A longtime CBS News producer has been indicted for allegedly attempting to extort $2 million from late night comedian David Letterman.
Manhattan District Attorney Robert Morgenthau announced the indictment Friday against Robert (Joe) Halderman, a 51-year-old producer of the true-crime show “48 Hours." Halderman, of Connecticut, is charged with one count of attempted grand larceny. If convicted, he could face up to 15 years in prison.
The alleged attempt, which took place last month, led the married Letterman to announce to his "Late Show" studio audience and millions of viewers Thursday that he had engaged in sexual relationships with female members of his staff.
According to Morgenthau, an investigation by the Manhattan District Attorney's office revealed that Halderman waited outside of Letterman's home at 6 a.m. on Sept. 9 to deliver a package of embarrassing e-mails and photographic proof of the affairs to the comedian inside his limousine. Letterman said Halderman threatened to release a screenplay that would ruin his reputation.
An unidentified attorney for Letterman subsequently took the evidence to the prosecutor's office, which set up an undercover sting at a hotel. Three additional meetings took place, which were recorded by the attorney under the guidance of New York police detectives. On Sept. 30, Halderman was presented with a phony check for $2 million, which he deposited in his bank account.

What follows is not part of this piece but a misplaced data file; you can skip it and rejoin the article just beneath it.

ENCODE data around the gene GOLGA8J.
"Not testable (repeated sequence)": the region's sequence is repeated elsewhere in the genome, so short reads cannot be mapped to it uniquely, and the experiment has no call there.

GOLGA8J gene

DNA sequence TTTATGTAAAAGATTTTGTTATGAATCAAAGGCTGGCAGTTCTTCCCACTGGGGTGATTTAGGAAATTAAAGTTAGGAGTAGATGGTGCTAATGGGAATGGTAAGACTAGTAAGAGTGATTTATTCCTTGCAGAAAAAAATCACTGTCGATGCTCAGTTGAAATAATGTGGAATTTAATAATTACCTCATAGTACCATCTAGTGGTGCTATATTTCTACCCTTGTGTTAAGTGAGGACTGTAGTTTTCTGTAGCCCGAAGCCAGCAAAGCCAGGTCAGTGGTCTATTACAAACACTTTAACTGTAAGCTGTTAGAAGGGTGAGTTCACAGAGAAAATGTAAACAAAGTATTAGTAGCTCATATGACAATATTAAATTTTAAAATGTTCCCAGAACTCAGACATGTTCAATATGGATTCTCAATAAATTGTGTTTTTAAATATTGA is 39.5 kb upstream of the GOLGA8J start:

Halderman's fellow employees expressed surprise at the veteran producer's arrest Thursday.
“Everyone there has worked with him,” CBS staffers told FOXNews.com of Halderman. “He’s a big deal there. He’s directed news specials that the CBS documentary team has produced, 9/11 stuff, Olympics, just about every big story."
Sources tell FOXNews.com that the nature of Halderman’s assignments would likely have given him access to loads of sensitive information over the years.
Phone calls to Halderman were not returned Friday.
According to a report from MyFOXNY, the woman at the center of the scandal is Halderman's girlfriend and Letterman's former assistant, Stephanie Birkitt. The details of the alleged affair — which reportedly went on for years — were outlined in her diary and through personal correspondence, MyFOXNY reports.
According to a report from TMZ.com, Halderman's divorce papers stipulated that he pay a substantial amount of child and spousal support — nearly $6,000 — each month for three years. According to the District Attorney's investigation, Halderman told Letterman that he needed to "make a large chunk of money."
Letterman said that "this whole thing has been quite scary." But he mixed in jokes while outlining what had happened to him, seeming to confuse a laughing audience at Thursday's taping about whether the story was true.
Letterman's "Late Show" audience was the first to hear the story, which came as a shock since the 62-year-old Letterman had married longtime girlfriend Regina Lasko in March. The couple began dating in 1986 and have a son, Harry, born in November 2003. Fatherhood and his heart surgery in 2000 had seemed to mellow Letterman, who took over as the most popular late-night comedy host this summer after NBC replaced Jay Leno with Conan O'Brien on the "Tonight" show.